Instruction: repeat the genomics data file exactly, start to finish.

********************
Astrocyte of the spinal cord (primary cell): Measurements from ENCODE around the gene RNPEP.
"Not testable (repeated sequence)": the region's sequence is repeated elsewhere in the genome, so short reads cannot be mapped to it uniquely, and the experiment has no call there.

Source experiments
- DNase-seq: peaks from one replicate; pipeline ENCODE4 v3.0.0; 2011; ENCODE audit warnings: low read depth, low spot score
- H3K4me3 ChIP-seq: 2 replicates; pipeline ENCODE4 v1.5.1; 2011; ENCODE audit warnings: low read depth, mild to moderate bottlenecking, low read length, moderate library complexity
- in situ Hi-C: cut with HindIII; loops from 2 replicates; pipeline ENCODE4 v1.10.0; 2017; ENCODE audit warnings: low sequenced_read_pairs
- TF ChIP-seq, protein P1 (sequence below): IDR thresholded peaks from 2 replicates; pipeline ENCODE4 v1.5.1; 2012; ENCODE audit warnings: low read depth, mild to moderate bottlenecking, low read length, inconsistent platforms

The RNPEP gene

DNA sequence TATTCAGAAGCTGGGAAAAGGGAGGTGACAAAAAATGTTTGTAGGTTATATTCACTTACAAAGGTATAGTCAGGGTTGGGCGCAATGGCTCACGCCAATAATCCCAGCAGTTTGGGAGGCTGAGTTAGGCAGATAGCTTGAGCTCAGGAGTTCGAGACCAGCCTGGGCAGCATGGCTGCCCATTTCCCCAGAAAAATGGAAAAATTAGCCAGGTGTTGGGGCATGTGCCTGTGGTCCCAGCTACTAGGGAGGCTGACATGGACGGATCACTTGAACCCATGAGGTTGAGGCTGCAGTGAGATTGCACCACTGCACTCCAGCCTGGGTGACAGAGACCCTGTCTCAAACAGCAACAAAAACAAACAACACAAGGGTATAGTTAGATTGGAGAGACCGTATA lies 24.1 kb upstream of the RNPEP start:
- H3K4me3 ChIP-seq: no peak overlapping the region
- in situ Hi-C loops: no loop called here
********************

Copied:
Astrocyte of the spinal cord (primary cell): Measurements from ENCODE around the gene RNPEP.
"Not testable (repeated sequence)": the region's sequence is repeated elsewhere in the genome, so short reads cannot be mapped to it uniquely, and the experiment has no call there.

Source experiments
- DNase-seq: peaks from one replicate; pipeline ENCODE4 v3.0.0; 2011; ENCODE audit warnings: low read depth, low spot score
- H3K4me3 ChIP-seq: 2 replicates; pipeline ENCODE4 v1.5.1; 2011; ENCODE audit warnings: low read depth, mild to moderate bottlenecking, low read length, moderate library complexity
- in situ Hi-C: cut with HindIII; loops from 2 replicates; pipeline ENCODE4 v1.10.0; 2017; ENCODE audit warnings: low sequenced_read_pairs
- TF ChIP-seq, protein P1 (sequence below): IDR thresholded peaks from 2 replicates; pipeline ENCODE4 v1.5.1; 2012; ENCODE audit warnings: low read depth, mild to moderate bottlenecking, low read length, inconsistent platforms

The RNPEP gene

DNA sequence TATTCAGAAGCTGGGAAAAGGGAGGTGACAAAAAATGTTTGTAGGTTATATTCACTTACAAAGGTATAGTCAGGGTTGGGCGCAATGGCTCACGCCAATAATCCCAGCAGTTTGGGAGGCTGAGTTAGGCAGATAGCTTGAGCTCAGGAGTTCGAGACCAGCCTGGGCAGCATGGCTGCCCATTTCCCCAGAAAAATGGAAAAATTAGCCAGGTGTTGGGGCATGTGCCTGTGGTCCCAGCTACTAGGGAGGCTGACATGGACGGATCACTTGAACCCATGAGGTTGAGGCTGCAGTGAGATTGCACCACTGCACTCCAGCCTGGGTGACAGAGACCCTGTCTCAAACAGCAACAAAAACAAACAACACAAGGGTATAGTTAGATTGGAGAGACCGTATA lies 24.1 kb upstream of the RNPEP start:
- H3K4me3 ChIP-seq: no peak overlapping the region
- in situ Hi-C loops: no loop called here